By Maureen Hayden
CNHI Statehouse Bureau
---- — INDIANAPOLIS – The testing expert hired by the state to determine the impact of computer problems that plagued the online ISTEP+ assessment said he was surprised by his findings that the computer glitches had no negative impact on student test scores.
Richard Hill, co-founder of the National Center for Improvement of Educational Assessment, told the state’s Education Commission on Monday that student scores actually improved this year, despite repeated computer problems that pushed about 80,000 students offline while they were taking the high-stakes assessment test.
Hill said that the vast majority of students who took the test scored as well as they would have had the interruptions never happened.
It wasn’t news that many commission members expected, nor news that was particularly welcomed by Indiana Superintendent of Public Instruction Glenda Ritz, who hired Hill in June and paid him $53,000 to do the study. Ritz has been critical of the weight given to ISTEP tests; they play a key role in teacher evaluation and compensation, and in the “A to F” rating system that gives a grade to every school in the state. Schools that consistently score poorly are at risk of being taken over by the state, while schools that score well are in line for more state funding.
“I was expecting to find several points lost at all grade levels,” Hill said, after the commission meeting. Instead, after analyzing ISTEP tests taken by all 495,000 students in grades 3 through 8 this spring, he found just the opposite: An across-the-board increase in test scores that almost mirror the increases of the past four years.
“I don’t know what the reaction is going to be,” Hill said of his analysis. “I’m sure it’s going to be one of general disbelief.”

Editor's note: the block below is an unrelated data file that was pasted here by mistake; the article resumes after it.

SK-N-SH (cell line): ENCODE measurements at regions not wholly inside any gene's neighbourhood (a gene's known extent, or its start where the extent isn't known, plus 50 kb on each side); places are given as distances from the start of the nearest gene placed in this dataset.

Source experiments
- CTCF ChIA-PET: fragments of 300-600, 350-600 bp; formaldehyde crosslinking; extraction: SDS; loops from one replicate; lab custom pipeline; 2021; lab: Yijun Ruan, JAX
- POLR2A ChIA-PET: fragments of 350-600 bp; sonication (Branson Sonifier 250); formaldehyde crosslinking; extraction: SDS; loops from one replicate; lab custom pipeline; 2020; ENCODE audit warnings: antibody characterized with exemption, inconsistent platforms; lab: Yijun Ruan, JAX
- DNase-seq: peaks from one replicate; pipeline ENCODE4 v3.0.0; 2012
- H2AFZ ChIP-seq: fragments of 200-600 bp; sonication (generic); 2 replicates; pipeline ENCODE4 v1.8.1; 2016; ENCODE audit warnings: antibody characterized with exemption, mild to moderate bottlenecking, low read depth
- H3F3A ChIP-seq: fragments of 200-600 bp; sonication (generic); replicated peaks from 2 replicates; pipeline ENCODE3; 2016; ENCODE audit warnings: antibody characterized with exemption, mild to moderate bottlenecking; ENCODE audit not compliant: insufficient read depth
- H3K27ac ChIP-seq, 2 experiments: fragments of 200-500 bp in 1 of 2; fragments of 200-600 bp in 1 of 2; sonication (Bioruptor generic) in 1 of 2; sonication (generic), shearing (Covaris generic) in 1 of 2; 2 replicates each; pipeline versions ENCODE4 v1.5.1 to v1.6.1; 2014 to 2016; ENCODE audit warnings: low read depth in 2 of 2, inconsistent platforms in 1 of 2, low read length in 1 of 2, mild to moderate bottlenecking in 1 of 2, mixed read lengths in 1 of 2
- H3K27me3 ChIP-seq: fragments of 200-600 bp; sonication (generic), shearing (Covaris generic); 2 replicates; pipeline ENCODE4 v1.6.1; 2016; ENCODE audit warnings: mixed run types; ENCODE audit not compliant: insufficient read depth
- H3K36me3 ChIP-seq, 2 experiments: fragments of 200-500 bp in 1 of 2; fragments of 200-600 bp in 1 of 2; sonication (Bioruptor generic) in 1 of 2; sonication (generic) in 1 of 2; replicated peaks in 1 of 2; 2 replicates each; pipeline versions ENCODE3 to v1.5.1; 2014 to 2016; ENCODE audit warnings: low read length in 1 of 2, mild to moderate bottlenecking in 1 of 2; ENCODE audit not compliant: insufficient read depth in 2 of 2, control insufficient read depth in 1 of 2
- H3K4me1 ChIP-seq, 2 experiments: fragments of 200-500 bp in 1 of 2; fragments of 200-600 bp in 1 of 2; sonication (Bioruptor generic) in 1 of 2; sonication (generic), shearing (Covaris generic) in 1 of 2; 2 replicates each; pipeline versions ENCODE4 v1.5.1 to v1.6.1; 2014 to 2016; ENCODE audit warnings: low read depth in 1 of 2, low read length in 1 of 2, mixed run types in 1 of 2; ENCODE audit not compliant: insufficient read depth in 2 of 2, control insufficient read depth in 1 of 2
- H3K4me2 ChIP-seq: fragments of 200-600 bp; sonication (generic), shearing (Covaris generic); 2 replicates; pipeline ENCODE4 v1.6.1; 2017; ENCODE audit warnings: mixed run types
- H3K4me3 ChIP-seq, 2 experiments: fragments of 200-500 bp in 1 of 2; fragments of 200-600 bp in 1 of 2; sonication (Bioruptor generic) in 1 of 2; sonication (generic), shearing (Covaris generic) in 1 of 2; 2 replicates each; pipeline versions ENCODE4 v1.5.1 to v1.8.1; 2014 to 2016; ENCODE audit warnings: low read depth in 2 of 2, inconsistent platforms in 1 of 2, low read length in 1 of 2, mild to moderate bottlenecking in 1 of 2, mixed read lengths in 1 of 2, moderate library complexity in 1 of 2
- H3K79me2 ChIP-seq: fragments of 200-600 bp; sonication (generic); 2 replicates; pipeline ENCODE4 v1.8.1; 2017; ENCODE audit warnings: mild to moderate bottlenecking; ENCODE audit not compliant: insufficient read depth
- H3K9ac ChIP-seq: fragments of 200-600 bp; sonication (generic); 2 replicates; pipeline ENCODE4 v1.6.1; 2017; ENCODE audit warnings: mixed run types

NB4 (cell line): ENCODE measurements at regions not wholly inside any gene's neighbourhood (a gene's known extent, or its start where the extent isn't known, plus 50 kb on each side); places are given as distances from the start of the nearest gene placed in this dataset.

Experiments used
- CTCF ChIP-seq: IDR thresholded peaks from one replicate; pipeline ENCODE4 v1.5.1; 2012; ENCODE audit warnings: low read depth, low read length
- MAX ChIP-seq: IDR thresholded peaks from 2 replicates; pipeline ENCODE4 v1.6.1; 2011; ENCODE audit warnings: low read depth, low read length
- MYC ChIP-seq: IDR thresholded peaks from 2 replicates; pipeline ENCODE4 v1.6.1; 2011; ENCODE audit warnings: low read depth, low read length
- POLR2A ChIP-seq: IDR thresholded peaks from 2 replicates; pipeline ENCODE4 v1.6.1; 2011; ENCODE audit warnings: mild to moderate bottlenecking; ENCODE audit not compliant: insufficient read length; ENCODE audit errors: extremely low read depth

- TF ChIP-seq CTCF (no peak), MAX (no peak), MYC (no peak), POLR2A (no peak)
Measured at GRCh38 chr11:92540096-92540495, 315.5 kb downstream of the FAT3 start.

It seemed that way among some commission members Monday, who grilled Hill about how he did his analysis and speculated that some students may have actually benefited by having their tests interrupted, giving them more time to figure out test answers.
Hill rejected that notion and said he analyzed the data in many different ways to find some flaw in the test results. He found, for example, that students who were bumped offline for a few minutes didn’t fare much differently than students whose tests were postponed for a day.
“I cut the data a lot of different ways,” Hill said. “When you keep coming back to it, it’s clear: Student scores rose.”
Hill’s conclusions run counter to what Ritz had anticipated when she ordered the ISTEP analysis in May, after computer problems with the testing company, CTB-McGraw Hill, brought the ISTEP tests to halt in late April. The company later apologized for the problems, which it attributed to lack of memory space on its servers.
Ritz and other educators feared student test scores would be negatively impacted by the repeated interruptions and delays in the testing.
Officials in some school districts had called on Ritz to throw out the ISTEP test results. While she had stopped short of that, she did tell local districts in June that they could minimize the weight of the ISTEP results in determining teacher evaluations and pay. On Monday, she said she was sticking by that decision.
“I have spent the last several months talking with Hoosiers about the impact these interruptions had in the classroom,” Ritz said. “Although Dr. Hill’s report found that the statewide average score was not affected by the interruptions, there is no doubt that thousands of Hoosier students were affected.”
That decision by Ritz, a Democrat who’s been critical of the use of ISTEP scores in teacher evaluations, didn’t sit well with Republican House Education Committee Chairman Bob Behning of Indianapolis.
Behning has previously said that Ritz should have waited until the ISTEP analysis was completed. “Now it appears she mis-shot,” Behning said.
Individual ISTEP results have yet to be distributed to students and schools. Ritz said the DOE is now processing ISTEP student results, to be available online to parents and students by late August. In the meantime, the DOE is in negotiations with the testing company, CTB McGraw Hill, to cover the cost of Hill’s analysis and to pay additional penalties for allegedly violating its contract with the state.
In his analysis, Hill credited students for recovering quickly from whatever stress the interruptions from the computer problems may have caused. He repeated that sentiment after Monday’s meeting, saying the ISTEP test may cause more stress for adults than students.
“There are high stakes for the adults,” Hill said. “But the kids don’t have same level of stakes and so don’t perceive it that same way. So when there is a glitch in the system, the adults tend to react more strongly to it than the kids do.”
Maureen Hayden covers the Statehouse for the CNHI newspapers in Indiana. She can be reached at email@example.com.